adamantine

adjective
ad·​a·​man·​tine | \ ˌa-də-ˈman-ˌtēn How to pronounce adamantine (audio) , -ˌtīn, -ˈman-tᵊn \

Definition of adamantine

1 : made of or having the quality of adamant
2 : rigidly firm : unyielding adamantine discipline
3 : resembling the diamond in hardness or luster

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Did You Know?

The Greek and Latin word for the hardest imaginable substance, whether applied to a legendary stone or an actual substance, such as diamond, was "adamas." Latin poets used the term figuratively for things lasting, firm, or unbending, and the adjective "adamantinus" was used in similar contexts. The English noun "adamant" (meaning "an unbreakable or extremely hard substance"), as well as the adjective "adamant" (meaning "inflexible" or "unyielding"), came from "adamas." "Adamantine," which has such figurative uses as "rigid," "firm," and "unyielding," came from "adamantinus." "Adamas" is actually the source of "diamond" as well. "Diamas," the Latin term for diamond, was an alteration of "adamas."

Examples of adamantine in a Sentence

the adamantine opposition of his parents to his marriage to a girl from a poor family
Recent Examples on the Web Davosites are defined by their adamantine belief in economic and social liberalism and their position at the top of various global organisations. The Economist, "The Party of Davos is the biggest loser in Britain’s election," 16 Nov. 2019 Every year The Rock is pre-painted a different color to prepare an adamantine canvas. courant.com, "In Our Midst: St. Joseph’s Grads Create A Rock Of Ages," 9 July 2019 Some of the time identity seems to be taken as an adamantine fact: a person’s identity as a woman or a member of an ethnic minority seems to trump all other considerations. The Economist, "The centre cannot hold - the failure of Change UK and the atrophying of political thought," 19 June 2019 This gentle, tenacious, adamantine figure has been far too little known in the West—until now. Cynthia Haven, WSJ, "Book Review: Shouldering the Century’s Burden," 25 Jan. 2019 But not even adamantine willpower could overcome the exhaustion that Rihanna was feeling in that moment. Chioma Nnadi, Vogue, "Rihanna on Body Image, Turning 30, and Staying Real—No Matter What," 3 May 2018 But Navalny, with adamantine determination and a canny use of social media, has spread his anti-corruption campaign deep into the provinces. Washington Post, "Alternatives to Putin a mixed bag as Russian election looms," 25 Oct. 2017 Harrison’s music traverses a huge stylistic range, from adamantine dissonance to melodies of homespun sweetness. Alex Ross, The New Yorker, "New York Celebrates a Composer Who Left Town," 14 Apr. 2017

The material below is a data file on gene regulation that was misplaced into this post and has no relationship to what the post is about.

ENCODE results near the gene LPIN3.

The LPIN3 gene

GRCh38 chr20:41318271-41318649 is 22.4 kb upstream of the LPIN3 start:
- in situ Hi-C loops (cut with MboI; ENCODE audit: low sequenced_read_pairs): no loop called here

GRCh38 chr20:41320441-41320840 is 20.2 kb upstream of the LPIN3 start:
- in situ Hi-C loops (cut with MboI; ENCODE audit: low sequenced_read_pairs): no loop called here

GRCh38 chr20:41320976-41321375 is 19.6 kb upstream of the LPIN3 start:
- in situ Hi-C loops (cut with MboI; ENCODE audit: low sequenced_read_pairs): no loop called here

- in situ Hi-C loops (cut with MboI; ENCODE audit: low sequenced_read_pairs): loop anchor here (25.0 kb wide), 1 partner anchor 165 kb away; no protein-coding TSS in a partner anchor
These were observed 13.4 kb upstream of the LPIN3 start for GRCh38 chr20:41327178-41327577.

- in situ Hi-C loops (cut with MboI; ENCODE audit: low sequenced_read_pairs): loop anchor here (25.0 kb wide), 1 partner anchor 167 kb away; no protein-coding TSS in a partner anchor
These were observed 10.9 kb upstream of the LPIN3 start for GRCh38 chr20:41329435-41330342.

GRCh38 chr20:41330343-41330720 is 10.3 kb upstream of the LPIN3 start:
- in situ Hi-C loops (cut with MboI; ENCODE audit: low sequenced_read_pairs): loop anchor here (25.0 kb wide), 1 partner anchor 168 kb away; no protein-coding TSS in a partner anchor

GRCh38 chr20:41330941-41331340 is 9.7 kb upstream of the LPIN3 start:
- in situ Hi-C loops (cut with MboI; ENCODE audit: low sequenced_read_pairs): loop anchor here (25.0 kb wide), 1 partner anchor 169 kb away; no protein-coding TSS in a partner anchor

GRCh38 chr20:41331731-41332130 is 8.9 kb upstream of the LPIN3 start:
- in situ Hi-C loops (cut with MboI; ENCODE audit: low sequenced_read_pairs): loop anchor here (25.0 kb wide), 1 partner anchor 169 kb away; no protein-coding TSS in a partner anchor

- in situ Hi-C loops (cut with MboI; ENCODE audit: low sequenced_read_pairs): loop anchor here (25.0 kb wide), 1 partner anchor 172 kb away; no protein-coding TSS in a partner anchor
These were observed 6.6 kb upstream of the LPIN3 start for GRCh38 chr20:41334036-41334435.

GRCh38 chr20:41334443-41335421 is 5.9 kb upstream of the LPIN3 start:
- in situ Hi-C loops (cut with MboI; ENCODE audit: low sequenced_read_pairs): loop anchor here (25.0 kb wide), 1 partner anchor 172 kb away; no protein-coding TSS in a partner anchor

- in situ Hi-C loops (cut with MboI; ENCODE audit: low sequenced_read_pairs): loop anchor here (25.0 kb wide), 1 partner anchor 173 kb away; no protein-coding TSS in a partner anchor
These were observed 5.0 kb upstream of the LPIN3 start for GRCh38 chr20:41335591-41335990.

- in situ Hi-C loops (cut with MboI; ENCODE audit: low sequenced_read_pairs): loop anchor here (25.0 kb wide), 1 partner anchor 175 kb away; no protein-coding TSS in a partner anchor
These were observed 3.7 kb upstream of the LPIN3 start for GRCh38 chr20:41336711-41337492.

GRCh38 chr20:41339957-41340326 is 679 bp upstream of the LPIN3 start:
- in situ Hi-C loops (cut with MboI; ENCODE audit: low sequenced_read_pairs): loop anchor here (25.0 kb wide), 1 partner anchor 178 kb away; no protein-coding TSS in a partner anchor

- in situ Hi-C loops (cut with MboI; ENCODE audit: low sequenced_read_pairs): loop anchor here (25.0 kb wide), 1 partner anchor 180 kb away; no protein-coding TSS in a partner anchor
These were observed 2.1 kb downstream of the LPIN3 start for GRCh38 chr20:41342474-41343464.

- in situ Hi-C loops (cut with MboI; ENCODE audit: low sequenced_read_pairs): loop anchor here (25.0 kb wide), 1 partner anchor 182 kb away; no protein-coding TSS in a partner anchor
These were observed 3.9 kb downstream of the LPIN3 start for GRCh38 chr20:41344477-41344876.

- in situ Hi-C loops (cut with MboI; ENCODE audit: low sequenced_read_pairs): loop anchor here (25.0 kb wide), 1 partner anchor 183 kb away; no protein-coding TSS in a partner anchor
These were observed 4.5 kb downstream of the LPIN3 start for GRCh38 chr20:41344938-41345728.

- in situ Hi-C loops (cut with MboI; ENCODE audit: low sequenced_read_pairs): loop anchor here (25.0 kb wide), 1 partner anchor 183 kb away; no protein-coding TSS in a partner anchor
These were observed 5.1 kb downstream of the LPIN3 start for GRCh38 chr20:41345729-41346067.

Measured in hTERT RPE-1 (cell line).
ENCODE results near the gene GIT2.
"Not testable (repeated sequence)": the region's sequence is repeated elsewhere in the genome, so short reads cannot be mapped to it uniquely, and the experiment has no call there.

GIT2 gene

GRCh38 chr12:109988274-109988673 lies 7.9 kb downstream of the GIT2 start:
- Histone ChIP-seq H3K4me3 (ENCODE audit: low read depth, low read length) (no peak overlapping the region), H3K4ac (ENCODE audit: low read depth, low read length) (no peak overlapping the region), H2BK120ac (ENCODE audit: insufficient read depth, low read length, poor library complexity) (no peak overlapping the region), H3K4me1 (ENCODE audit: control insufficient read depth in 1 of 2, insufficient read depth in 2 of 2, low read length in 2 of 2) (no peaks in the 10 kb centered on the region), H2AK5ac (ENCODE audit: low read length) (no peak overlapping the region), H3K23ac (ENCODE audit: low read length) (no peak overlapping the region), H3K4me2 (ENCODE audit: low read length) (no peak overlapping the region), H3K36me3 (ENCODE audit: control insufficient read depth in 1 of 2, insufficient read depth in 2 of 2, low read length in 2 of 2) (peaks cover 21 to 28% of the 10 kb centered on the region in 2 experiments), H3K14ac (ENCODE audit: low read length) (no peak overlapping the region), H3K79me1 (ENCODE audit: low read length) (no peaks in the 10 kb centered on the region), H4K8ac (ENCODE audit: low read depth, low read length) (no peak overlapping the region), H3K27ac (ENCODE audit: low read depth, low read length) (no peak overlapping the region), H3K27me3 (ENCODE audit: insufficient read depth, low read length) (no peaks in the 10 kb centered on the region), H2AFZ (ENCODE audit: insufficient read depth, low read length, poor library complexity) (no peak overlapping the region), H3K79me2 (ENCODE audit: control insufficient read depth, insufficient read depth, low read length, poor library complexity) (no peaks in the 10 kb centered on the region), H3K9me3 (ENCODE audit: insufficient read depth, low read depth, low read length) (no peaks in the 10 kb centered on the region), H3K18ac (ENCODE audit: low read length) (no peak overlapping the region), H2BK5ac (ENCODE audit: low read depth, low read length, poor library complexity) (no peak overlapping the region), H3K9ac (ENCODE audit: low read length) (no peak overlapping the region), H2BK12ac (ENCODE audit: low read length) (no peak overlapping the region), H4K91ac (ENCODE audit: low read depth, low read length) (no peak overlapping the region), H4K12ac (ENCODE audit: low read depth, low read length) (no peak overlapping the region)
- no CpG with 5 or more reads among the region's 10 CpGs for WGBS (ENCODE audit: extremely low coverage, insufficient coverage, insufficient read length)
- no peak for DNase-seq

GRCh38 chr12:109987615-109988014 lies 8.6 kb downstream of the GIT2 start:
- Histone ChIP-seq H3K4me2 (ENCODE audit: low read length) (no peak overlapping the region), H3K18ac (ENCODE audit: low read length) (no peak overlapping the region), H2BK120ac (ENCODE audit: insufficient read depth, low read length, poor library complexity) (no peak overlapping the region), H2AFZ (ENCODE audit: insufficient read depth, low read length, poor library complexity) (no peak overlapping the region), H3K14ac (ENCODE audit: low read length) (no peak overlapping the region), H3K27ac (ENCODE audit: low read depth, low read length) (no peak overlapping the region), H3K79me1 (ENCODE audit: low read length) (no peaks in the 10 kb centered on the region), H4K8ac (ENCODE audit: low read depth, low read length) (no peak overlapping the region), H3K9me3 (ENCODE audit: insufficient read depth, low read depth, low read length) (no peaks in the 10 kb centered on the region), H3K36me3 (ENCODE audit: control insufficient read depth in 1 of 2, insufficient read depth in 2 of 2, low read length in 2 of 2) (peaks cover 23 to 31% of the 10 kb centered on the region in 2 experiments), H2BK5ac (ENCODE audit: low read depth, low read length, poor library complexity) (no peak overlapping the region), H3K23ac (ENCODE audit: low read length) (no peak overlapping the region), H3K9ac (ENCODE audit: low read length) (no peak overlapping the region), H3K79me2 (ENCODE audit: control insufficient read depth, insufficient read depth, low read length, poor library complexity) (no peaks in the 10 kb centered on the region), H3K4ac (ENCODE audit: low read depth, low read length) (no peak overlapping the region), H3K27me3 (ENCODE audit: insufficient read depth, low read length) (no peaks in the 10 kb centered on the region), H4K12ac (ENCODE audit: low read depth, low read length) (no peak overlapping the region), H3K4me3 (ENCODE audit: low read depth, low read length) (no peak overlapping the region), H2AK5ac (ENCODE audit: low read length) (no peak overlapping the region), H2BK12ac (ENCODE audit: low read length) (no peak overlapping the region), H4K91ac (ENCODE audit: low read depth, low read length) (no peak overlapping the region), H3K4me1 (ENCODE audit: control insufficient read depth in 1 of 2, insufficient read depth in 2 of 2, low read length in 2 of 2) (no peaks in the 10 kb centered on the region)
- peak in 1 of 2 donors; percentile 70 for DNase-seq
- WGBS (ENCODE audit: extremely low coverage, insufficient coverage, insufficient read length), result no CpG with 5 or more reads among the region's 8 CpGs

These example sentences are selected automatically from various online news sources to reflect current usage of the word 'adamantine.' Views expressed in the examples do not represent the opinion of Merriam-Webster or its editors. Send us feedback.

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First Known Use of adamantine

13th century, in the meaning defined at sense 1

History and Etymology for adamantine

Middle English, borrowed from Anglo-French, borrowed from Latin adamantinus, borrowed from Greek adamántinos, derivative of adamant-, adámas adamant entry 2

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Time Traveler for adamantine

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The first known use of adamantine was in the 13th century

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Cite this Entry

“Adamantine.” Merriam-Webster.com Dictionary, Merriam-Webster, https://www.merriam-webster.com/dictionary/adamantine. Accessed 28 Oct. 2020.

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More Definitions for adamantine

adamantine

adjective
ad·​a·​man·​tine | \ ˌad-ə-ˈman-ˌtēn How to pronounce adamantine (audio) , -ˌtīn How to pronounce adamantine (audio) , -ˈmant-ᵊn How to pronounce adamantine (audio) \

Medical Definition of adamantine

: characterized by extreme hardness or luster

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